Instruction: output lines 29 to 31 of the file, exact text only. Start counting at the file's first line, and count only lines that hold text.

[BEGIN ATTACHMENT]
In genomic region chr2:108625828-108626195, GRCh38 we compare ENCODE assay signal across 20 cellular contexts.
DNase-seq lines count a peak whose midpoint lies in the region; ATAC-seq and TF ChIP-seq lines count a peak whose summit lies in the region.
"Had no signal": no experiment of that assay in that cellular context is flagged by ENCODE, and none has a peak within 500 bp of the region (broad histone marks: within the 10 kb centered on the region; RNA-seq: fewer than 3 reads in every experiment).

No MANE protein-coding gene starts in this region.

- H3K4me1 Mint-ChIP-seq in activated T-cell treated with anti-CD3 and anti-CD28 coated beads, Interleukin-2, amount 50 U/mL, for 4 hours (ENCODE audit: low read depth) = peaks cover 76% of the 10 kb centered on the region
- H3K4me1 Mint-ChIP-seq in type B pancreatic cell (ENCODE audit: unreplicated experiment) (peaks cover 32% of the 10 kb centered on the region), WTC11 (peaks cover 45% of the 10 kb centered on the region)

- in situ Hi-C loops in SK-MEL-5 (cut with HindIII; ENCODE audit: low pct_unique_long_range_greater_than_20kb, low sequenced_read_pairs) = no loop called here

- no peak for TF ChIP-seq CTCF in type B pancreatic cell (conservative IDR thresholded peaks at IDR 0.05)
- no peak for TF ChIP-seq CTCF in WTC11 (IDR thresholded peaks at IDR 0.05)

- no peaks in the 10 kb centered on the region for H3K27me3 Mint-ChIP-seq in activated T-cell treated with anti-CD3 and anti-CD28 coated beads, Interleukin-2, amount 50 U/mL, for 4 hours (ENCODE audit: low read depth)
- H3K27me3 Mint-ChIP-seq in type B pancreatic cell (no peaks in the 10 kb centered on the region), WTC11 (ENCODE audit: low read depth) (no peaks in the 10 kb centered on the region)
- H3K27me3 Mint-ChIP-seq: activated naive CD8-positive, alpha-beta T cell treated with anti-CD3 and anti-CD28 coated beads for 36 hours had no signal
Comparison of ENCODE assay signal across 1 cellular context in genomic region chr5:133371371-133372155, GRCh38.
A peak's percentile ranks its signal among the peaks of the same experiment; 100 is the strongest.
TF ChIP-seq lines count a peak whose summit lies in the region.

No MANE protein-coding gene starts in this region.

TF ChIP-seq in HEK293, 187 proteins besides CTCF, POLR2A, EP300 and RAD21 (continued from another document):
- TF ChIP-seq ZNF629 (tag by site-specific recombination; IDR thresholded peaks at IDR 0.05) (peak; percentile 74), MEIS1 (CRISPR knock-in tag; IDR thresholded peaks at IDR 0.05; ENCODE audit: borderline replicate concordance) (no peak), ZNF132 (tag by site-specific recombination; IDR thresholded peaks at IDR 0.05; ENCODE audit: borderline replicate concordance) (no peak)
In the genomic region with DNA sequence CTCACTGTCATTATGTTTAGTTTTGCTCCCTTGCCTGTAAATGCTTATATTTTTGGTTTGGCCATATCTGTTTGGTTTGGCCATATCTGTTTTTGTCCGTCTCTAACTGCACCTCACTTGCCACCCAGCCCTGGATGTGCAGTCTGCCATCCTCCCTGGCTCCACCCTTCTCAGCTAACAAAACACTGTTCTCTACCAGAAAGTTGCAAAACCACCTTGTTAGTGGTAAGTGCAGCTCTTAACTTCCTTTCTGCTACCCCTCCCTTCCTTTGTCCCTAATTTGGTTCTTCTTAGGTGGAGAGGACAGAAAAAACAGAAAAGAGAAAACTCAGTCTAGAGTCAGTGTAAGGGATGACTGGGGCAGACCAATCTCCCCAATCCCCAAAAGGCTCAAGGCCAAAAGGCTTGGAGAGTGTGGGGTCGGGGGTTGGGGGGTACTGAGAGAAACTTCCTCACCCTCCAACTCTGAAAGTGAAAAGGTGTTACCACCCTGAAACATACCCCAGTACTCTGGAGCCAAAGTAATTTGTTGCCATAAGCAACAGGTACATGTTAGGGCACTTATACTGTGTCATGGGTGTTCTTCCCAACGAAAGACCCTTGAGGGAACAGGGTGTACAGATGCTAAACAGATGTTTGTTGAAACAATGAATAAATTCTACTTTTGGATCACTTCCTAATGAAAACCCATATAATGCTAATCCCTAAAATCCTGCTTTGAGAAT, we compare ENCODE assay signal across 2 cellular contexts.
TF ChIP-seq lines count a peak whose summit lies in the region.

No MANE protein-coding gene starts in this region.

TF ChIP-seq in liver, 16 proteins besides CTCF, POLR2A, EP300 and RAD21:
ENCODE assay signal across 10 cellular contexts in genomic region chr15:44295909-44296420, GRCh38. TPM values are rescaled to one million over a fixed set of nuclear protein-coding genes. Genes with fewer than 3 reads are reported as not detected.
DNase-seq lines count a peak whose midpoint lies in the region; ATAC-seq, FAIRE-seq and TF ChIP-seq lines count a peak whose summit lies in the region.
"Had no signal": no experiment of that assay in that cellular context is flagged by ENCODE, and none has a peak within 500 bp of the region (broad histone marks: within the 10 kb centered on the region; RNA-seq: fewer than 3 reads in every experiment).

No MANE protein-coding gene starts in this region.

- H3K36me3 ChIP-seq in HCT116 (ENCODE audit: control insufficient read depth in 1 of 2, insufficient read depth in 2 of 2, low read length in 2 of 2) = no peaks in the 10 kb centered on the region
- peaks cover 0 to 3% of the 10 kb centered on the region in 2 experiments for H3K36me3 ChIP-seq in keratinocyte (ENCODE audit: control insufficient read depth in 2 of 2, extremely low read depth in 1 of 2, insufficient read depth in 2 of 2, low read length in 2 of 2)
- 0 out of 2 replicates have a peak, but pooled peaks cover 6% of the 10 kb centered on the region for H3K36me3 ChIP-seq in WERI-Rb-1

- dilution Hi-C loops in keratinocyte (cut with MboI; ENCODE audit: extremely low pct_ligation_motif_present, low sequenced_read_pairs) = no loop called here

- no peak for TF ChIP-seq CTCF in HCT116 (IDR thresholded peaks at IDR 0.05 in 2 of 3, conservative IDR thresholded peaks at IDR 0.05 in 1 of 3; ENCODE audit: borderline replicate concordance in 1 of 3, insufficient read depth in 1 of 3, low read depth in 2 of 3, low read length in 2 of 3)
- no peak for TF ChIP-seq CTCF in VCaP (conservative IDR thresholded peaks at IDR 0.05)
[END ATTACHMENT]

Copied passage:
- 0 out of 2 replicates have a peak, but pooled peaks cover 6% of the 10 kb centered on the region for H3K36me3 ChIP-seq in WERI-Rb-1

- dilution Hi-C loops in keratinocyte (cut with MboI; ENCODE audit: extremely low pct_ligation_motif_present, low sequenced_read_pairs) = no loop called here

- no peak for TF ChIP-seq CTCF in HCT116 (IDR thresholded peaks at IDR 0.05 in 2 of 3, conservative IDR thresholded peaks at IDR 0.05 in 1 of 3; ENCODE audit: borderline replicate concordance in 1 of 3, insufficient read depth in 1 of 3, low read depth in 2 of 3, low read length in 2 of 3)